Session wrap-up: Kitzhaber gets wins in education, health care

Session wrap-up: Kitzhaber gets wins in education, health care »Play Video
Gov. John Kitzhaber claps after signing a education bill while Legislative leaders look on during a Legislation wrap up 2012 session news conference Tuesday, March 6, 2012, at the capitol, in Salem, Ore. Lawmakers on Tuesday celebrated the end of the legislative session as they shifted their attention to upcoming elections. (AP Photo/Rick Bowmer)

SALEM, Ore. – Gov. John Kitzhaber was perhaps the biggest winner of Oregon's 34-day Legislative session that ended Monday night.

He went four for four in seeing through bills that reform the state's education and health care systems.

The health care reforms are meant to cut costs and deliver better service.
 
One bill creates coordinated care organizations for Medicaid and Medicare patients in Oregon.

Health care administrators will have a financial incentive to keep patients healthy and not perform unnecessary tests or procedures. That's projected to save Oregon taxpayers $3 billion over five years.

Lawmakers also agreed to an online health insurance exchange that will make it easier for people and their employers to find the most affordable health insurance plan.

"The health exchange and the health transformation bills will change everybody's life in Oregon and make that cost curve that is just eating up all of our resources come down and hopefully flatten and eventually maybe even turn as we get people healthier and thinking about health," said Democratic Co-Speaker Arnie Roblan.

Kitzhaber also signed his two education bills Tuesday morning. One consolidates early learning programs for children up to age six. The other requires school districts, universities and colleges to agree on achievement standards in order to secure state funding.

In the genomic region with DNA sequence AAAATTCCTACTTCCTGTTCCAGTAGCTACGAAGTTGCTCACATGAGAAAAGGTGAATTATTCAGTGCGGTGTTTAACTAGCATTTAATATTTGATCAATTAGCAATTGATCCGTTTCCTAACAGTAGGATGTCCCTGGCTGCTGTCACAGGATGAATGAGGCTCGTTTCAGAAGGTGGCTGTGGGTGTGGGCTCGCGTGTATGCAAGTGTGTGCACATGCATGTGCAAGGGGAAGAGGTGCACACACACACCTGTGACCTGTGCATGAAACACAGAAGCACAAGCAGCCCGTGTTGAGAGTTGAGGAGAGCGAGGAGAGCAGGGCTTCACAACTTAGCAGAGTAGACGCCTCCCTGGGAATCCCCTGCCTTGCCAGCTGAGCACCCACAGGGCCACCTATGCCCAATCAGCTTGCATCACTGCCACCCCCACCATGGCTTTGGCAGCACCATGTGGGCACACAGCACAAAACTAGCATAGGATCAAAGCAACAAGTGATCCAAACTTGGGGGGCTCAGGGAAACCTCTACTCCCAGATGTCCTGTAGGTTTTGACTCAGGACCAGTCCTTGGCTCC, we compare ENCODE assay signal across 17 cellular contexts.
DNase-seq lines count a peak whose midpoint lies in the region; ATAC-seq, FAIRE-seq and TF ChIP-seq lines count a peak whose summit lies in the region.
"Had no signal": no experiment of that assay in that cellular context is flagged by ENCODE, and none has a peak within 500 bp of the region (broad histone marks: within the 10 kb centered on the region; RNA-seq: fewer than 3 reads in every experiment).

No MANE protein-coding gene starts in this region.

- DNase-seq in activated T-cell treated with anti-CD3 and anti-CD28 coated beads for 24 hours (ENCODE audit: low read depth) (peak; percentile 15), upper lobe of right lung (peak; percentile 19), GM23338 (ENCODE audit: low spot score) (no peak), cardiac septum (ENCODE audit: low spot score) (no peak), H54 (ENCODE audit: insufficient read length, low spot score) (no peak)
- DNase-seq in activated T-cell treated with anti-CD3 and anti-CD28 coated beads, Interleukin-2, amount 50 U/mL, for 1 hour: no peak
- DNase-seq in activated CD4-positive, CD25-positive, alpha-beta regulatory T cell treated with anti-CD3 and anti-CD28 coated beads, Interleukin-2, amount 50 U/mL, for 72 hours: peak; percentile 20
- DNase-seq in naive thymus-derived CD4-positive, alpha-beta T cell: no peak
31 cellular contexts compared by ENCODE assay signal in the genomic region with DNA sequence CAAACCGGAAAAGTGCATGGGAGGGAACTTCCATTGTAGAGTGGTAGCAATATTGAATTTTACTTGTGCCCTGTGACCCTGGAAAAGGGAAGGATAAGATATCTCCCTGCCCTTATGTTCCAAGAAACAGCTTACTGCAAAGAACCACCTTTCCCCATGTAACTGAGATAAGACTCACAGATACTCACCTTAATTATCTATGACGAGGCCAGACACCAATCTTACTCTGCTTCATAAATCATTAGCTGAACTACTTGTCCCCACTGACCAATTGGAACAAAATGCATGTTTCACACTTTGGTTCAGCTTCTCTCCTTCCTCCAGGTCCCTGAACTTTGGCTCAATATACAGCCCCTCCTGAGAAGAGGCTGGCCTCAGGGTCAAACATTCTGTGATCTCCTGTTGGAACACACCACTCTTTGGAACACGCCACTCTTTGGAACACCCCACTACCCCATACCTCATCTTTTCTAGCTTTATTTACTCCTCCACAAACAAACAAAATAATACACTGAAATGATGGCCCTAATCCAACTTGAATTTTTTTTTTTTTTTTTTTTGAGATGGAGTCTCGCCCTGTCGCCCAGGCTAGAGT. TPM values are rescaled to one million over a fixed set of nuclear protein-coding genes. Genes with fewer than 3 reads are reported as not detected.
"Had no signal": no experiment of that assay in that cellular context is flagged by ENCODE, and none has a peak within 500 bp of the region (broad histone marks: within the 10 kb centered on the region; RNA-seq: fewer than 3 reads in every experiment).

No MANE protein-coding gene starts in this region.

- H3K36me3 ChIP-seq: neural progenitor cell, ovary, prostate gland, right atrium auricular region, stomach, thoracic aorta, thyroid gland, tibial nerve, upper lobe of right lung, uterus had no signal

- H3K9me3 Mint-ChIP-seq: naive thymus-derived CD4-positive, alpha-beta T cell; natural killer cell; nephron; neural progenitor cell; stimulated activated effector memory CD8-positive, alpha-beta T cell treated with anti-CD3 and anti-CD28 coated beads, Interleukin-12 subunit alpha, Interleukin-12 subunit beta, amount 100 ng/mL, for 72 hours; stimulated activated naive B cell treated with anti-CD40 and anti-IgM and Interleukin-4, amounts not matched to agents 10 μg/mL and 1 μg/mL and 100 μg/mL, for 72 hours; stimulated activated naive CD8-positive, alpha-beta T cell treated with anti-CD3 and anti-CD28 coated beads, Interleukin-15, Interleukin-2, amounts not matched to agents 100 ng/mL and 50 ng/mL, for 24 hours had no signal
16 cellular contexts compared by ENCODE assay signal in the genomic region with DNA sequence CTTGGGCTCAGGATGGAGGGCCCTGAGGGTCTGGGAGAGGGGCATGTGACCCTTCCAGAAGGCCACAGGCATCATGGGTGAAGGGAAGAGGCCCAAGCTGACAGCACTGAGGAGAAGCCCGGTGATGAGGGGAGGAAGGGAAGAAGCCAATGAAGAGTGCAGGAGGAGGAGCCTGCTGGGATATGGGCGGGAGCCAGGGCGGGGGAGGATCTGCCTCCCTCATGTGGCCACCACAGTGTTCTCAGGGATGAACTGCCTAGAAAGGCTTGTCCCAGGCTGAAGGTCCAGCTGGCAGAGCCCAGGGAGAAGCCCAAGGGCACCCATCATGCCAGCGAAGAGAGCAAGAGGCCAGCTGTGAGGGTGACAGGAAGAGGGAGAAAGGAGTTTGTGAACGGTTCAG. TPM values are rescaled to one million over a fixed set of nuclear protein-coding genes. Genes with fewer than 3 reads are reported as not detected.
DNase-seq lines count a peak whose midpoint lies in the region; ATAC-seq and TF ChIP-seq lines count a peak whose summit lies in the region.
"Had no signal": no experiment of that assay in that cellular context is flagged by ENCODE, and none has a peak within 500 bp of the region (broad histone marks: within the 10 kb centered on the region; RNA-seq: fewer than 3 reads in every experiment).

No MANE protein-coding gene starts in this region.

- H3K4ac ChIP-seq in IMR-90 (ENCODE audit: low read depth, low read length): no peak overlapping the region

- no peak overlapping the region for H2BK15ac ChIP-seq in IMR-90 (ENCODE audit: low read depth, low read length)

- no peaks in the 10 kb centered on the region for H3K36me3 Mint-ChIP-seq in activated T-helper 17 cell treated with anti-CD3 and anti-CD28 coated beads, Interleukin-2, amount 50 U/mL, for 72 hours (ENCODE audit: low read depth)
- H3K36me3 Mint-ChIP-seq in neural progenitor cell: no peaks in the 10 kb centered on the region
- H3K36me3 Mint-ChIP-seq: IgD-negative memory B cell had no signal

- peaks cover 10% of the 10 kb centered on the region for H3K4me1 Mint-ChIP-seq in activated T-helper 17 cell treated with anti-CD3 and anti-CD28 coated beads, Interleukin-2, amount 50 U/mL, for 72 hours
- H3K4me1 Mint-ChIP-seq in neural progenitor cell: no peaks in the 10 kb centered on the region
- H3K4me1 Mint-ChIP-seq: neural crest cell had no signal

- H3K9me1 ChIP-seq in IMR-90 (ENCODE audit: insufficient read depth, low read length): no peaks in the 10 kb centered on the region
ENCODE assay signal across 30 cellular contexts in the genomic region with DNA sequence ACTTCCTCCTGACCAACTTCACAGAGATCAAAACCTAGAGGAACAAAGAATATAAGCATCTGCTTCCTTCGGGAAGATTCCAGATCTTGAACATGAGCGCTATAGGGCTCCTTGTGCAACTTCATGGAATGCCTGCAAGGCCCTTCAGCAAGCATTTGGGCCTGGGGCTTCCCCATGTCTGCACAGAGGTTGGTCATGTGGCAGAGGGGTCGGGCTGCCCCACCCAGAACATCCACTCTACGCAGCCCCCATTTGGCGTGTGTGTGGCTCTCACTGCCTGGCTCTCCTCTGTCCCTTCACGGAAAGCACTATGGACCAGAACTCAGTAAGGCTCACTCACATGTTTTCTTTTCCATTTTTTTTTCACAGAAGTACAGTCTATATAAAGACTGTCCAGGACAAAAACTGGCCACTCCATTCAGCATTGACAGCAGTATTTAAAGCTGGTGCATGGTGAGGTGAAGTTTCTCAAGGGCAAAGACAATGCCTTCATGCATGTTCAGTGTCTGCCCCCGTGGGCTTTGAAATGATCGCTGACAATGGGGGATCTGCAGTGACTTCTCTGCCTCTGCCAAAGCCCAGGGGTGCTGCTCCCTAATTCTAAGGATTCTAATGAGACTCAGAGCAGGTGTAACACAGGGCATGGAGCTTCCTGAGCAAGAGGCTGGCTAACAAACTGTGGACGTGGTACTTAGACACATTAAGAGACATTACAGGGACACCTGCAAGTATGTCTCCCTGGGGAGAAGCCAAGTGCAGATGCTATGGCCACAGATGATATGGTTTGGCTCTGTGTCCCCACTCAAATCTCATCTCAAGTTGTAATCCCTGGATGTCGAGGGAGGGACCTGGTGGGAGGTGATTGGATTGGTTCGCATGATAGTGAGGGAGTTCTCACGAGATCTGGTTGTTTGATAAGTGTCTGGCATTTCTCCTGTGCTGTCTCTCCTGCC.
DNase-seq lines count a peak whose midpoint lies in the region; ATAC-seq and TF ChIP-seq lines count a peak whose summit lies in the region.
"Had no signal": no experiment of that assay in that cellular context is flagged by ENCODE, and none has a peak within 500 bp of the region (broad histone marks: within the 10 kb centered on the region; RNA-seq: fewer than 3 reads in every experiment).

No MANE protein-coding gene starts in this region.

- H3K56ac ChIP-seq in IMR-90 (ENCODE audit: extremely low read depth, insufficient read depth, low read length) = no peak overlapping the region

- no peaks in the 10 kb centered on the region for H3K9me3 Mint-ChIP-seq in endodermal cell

"I just want to take this moment to congratulate the Legislature for a truly remarkable success," Kitzhaber said.

From now on state education funding will be tied to achievement compacts that set goals for school districts, colleges and universities. They are expected to help the state get out of No Child Left Behind testing requirements.

Lawmakers also revived a plan to help struggling homeowners keep their homes. The push to protect people facing foreclosure went down to the wire.

Banks now must meet with homeowners face to face if they request mediation, and Banks can’t foreclose on a family while they’re negotiating to modify their loan.

Additionally, the Legislature passed the so-called Penn State Bill. It requires all coaches, volunteers and others who deal with children to report any suspicion of abuse to law enforcement. Lawmakers passed a law requiring school employees to report harassment, intimidation, bullying or cyber-bullying. They also banned employers from advertising that unemployed people will not be considered for a job vacancy.
 
The 30 Republicans and 30 Democrats in the state House meant that neither party could ram a bill through without some support from the other side. It also meant that lawmakers were keenly aware with the elections coming up this fall that every vote might be scrutinized and both parties need to pick off just one seat to take over.

In the end there was bipartisanship and a much stronger emphasis on legislation that would not be considered overly partisan.